• CHARM
  • TOP-CAT
  • PARAGON-HF
  • SENIORS
  • DIG trial

Overall, the existing trial data suggests that HFrEF treatments are useful in HFmREF and the phenotype of HFmrEF is closer to that of HFrEF than HFpEF.

Later in the evening we heard a number of presentations on iron deficiency in heart failure. Iron deficiency in patients with chronic heart failure is common and it is an important comorbidity irrespective of the presence of anaemia. Both the FAIR-HF trial and the CONFIRM-HF trial showed that quality of life and exercise capacity was improved by intravenous iron replacement. The 2016 ESC heart failure guidelines recommend that all patients with heart failure are screened for iron deficiency with serum ferritin and transferrin saturation and the cut-off values for iron deficiency are based on the FAIR-HF and CONFIRM-HF studies.

The IRONOUT-HF study tested the effect of oral iron versus placebo on exercise capacity and showed that there was no improvement in peak exercise oxygen consumption and iron levels did not improve after oral iron. Therefore ESC 2016 guidelines recommend the use of IV ferric carboxymaltose to treat iron deficiency in HFrEF.

Professor Piotr Ponikowisk highlighted that there is not yet any trial data to show whether IV iron actually improves hospitalisation or mortality. There are three current ongoing large RCTs which are all looking at the primary endpoints of hospital admissions for heart failure and cardiovascular death.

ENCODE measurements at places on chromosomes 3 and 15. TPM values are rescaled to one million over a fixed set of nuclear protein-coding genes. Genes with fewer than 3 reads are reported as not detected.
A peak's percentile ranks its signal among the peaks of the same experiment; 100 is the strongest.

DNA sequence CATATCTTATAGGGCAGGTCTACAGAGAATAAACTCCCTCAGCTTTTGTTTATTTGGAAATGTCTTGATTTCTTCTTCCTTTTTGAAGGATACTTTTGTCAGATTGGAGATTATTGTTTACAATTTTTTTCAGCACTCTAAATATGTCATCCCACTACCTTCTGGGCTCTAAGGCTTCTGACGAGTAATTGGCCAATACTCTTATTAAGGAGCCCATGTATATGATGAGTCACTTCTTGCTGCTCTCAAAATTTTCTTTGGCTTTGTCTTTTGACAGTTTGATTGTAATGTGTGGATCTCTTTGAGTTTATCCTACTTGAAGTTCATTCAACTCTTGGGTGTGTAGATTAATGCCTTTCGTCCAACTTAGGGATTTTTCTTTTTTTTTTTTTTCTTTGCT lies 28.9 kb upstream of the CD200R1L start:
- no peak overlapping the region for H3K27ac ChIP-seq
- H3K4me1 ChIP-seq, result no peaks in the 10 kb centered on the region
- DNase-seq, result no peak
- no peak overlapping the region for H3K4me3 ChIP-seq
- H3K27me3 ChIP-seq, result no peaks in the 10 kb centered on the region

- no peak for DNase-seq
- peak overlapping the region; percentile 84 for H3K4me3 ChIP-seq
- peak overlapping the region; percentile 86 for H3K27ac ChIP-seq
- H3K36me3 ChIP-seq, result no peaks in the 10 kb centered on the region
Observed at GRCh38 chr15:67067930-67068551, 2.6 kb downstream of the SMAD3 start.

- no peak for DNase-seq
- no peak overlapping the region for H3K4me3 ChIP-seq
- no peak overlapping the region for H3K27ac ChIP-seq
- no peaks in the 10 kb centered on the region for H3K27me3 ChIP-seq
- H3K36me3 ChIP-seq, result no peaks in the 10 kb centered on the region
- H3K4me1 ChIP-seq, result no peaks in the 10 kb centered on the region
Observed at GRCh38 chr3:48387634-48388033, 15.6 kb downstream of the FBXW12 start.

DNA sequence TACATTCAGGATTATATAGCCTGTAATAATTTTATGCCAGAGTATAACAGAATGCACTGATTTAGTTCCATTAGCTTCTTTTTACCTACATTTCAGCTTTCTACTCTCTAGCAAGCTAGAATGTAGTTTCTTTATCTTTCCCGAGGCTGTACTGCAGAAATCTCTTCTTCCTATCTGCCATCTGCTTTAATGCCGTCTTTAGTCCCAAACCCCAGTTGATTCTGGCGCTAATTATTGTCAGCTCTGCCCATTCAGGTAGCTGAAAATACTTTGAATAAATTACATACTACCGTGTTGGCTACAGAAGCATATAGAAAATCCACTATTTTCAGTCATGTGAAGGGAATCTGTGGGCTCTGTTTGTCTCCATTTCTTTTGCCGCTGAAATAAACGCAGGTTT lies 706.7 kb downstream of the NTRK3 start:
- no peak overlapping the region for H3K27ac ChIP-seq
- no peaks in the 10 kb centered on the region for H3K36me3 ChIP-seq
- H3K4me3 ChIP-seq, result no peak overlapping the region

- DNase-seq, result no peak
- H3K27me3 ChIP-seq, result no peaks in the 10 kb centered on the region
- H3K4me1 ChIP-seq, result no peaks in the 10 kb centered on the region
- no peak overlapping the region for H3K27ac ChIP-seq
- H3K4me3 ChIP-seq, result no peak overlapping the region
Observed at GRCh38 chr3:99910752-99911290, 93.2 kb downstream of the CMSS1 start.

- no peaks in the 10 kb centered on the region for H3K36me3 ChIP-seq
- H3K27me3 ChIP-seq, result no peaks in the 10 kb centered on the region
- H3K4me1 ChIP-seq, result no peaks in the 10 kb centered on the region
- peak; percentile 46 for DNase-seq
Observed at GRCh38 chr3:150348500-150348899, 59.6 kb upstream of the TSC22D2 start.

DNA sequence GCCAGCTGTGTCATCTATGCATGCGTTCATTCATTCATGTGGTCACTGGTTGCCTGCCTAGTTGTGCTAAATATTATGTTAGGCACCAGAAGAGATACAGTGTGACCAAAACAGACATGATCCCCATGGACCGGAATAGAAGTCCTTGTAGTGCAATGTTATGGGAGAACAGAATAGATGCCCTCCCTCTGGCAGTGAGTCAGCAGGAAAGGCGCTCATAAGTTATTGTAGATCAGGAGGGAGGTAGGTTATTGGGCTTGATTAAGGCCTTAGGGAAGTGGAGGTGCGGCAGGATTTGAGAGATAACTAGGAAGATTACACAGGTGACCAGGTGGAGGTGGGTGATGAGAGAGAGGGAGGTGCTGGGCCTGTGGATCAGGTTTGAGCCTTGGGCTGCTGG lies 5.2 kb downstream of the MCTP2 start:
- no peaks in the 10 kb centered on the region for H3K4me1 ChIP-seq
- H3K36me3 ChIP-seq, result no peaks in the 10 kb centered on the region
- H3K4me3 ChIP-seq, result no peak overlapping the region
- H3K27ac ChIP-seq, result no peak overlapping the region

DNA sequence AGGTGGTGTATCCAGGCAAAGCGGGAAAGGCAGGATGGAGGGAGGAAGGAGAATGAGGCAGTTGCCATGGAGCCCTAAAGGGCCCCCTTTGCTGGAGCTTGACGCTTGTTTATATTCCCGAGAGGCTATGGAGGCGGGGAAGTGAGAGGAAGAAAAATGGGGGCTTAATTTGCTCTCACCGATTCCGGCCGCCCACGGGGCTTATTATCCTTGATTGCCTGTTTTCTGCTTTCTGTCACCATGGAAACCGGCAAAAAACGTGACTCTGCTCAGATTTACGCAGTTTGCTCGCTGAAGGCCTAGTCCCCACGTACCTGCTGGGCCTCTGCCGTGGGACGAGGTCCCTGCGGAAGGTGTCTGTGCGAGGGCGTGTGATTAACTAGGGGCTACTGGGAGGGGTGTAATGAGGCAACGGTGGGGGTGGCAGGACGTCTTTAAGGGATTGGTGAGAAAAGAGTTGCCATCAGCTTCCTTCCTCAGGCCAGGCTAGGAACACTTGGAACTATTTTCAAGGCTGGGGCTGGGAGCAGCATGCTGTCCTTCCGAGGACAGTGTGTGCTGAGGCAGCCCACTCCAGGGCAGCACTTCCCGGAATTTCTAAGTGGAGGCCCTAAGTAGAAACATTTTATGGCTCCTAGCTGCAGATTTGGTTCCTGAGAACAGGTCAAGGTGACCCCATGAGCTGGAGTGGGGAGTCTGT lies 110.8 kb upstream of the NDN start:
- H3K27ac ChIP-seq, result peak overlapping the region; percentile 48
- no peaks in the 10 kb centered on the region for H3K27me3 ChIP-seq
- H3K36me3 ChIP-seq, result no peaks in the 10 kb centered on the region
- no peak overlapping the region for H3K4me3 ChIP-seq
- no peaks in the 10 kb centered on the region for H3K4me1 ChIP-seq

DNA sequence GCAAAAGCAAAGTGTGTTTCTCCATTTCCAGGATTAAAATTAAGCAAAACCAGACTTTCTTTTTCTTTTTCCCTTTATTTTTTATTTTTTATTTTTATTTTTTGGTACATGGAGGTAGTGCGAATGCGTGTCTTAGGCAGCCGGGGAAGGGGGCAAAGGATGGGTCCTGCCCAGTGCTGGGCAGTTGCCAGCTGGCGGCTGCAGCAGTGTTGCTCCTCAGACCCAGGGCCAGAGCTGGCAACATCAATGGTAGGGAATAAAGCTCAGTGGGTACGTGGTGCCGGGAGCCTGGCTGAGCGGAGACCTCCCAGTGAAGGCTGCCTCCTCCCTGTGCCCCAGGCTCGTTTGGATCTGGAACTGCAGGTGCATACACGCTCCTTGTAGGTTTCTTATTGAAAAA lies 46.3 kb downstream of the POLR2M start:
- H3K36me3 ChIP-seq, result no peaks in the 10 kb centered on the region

• FAIR-HF2
  • HEART-FID
  • IRONMAN

Additionally, the AFFIRM-AHF trial has studied patients with acute heart failure and whether IV iron reduced hospitalisations and mortality. The results of this should be available later this year.

Looking forward to the next 2 days.

Dr Rajiv Sankaranarayanan, Consultant Heart Failure Cardiologist

Day 2 of the ESC Congress was dominated by results and discussions emanating from the PARALLAX Trial

PARALLAX RCT compared the effects of individual RAASi versus ARNI on NTÔÇÉproBNP levels, exercise capacity, quality of life, and symptom burden in HF patients with EF >40

­čö╣SacubitrilValsartan vs Val / Enal / placebo

­čö╣LVEF>40% (amended from >45%), NYHA2-4

­čö╣Excluded acute #HF, hypotension

Two primary outcomes:

  • Significant reduction seen in NTproBNP at 12wks
  • No change in functional capacity with 6 minute walk distance at 24wks

Secondary outcome measures:

  • No significant change in symptom status based on KCCQ or NYHA Class

Based on this trial results, it is unlikely that ARNIs can be considered efficacious in HFpEF/HFmREF at the moment.

A meta-analysis of the 2 SGLT-2 trials was presented at the ESC Congress (Zannad et al. Lancet) showed that the 2 drugs have a consistent reduction (test of heterogeneity not significant) in all cause death & heart failure hospitalization irrespective of diabetes status. They also improve renal outcomes in patients with HFrEF.

Commentary Opinion: It is important that the wide ranging benefits of SGLT2I seen in HFrEF patients irrespective of diabetic status based on several RCTs, is translated into national and international guidelines soon.

Looking forward to the next 2 days.